1978 female revenge film reviled by critics
CineTel Films has acquired rights to remake “I Spit on Your Grave,” the 1978 female revenge film that was reviled for its depiction of sex and violence.
The remake rights were owned by Meir Zarchi, who directed, produced and wrote the original. Though the majority of CineTel’s releases are straight-to-DVD titles, the company will make “Spit” for a theatrical release.
In the original, a woman is abducted, brutally attacked and raped and then left for dead. She survives, hunts her attackers and dispatches them in graphic ways. Critics, especially Roger Ebert and Gene Siskel, hated the film, much to Zarchi’s delight.
“The more the film was attacked, the more money shot into my pocket,” Zarchi said. “The two persons who contributed most to that, especially in the beginning, were Siskel and Ebert. … I wouldn’t change a frame of it, and I hope the remake is just as controversial.”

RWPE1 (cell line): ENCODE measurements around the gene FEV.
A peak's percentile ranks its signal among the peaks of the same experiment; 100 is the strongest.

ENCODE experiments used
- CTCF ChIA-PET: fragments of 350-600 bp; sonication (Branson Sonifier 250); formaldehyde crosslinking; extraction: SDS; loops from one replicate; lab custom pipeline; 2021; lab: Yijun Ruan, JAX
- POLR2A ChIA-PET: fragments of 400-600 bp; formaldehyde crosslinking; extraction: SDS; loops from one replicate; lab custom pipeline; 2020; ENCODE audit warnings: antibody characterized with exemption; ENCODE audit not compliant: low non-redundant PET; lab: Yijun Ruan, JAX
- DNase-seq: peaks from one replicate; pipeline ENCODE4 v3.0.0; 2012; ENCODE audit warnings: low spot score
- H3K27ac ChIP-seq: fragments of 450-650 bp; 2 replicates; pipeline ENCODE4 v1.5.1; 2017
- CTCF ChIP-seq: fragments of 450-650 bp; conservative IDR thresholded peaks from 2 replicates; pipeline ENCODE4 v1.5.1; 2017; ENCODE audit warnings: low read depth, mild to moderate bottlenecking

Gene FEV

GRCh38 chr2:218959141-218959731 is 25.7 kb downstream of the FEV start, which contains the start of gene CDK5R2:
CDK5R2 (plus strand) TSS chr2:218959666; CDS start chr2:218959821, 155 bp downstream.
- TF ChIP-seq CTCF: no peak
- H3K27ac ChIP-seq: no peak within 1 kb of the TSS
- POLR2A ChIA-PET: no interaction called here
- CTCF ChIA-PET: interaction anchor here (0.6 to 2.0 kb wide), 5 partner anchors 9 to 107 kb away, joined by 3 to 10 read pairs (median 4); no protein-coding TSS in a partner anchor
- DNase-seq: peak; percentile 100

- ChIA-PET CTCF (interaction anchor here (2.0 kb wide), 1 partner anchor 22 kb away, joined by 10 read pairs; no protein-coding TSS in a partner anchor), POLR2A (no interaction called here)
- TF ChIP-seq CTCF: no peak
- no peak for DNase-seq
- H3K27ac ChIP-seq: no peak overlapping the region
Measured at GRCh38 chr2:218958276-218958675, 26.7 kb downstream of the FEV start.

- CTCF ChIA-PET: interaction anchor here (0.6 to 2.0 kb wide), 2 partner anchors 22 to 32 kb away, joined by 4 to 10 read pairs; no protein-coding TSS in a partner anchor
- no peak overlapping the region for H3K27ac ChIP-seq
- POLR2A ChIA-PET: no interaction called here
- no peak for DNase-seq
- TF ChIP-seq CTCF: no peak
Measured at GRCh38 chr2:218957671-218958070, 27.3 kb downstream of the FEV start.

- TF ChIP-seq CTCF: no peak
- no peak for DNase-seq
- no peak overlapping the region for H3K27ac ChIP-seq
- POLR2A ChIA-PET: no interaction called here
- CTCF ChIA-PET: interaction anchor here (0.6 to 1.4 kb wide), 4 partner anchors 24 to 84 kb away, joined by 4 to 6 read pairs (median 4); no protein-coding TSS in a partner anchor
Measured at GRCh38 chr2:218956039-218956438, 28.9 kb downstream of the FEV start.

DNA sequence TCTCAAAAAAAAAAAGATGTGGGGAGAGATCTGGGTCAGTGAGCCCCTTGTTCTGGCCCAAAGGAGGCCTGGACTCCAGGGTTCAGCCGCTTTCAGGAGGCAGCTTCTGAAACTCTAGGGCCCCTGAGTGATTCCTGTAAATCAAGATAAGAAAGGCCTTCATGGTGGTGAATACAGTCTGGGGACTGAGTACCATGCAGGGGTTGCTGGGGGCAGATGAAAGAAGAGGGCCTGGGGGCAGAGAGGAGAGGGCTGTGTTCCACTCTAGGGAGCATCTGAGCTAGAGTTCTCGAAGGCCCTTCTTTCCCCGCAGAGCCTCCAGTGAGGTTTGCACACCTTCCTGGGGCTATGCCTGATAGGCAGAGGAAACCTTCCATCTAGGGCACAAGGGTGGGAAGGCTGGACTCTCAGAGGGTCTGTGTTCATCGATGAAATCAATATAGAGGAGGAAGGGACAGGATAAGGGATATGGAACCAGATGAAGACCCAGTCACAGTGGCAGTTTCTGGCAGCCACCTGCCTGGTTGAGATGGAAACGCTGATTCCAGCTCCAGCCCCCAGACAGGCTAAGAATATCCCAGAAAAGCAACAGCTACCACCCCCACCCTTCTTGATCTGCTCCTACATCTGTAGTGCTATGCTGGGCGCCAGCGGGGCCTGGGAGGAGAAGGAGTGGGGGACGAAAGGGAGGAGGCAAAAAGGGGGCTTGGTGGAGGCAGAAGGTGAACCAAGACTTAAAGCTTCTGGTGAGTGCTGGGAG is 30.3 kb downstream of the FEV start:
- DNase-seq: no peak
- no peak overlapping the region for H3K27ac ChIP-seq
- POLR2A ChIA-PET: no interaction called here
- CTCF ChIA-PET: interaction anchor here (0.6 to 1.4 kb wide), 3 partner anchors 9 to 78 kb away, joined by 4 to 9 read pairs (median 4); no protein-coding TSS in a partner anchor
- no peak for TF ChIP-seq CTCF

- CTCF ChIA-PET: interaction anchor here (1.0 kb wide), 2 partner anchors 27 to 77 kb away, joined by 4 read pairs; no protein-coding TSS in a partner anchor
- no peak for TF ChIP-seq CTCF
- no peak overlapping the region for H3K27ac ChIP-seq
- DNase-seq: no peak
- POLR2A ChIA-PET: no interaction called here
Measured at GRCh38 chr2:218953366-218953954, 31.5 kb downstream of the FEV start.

Pic will be produced by CineTel prexy-CEO Paul Hertzberg and Lisa Hansen, with Jeff Klein, Alan Ostroff, Gary Needle and Zarchi as exec producers.
As reviled as it was when originally released, “I Spit on Your Grave” was a precursor to a slew of female revenge film hits, Hertzberg said. Contemporary genre fare has become so graphically violent that the original doesn’t seem as outrageous as it did 30 years ago. Hertzberg is listening to pitches from writers on how to ratchet up the shock factor.
“After seeing what was done with an R rating on films like ‘Saw’ and ‘Hostel,’ we think we can modernize this story, be competitive with what this marketplace expects and not have to aim for an NC-17 or X rating,” Hertzberg said.
Contacted by Daily Variety, Ebert said only that his hope is that this time, the result is a better film.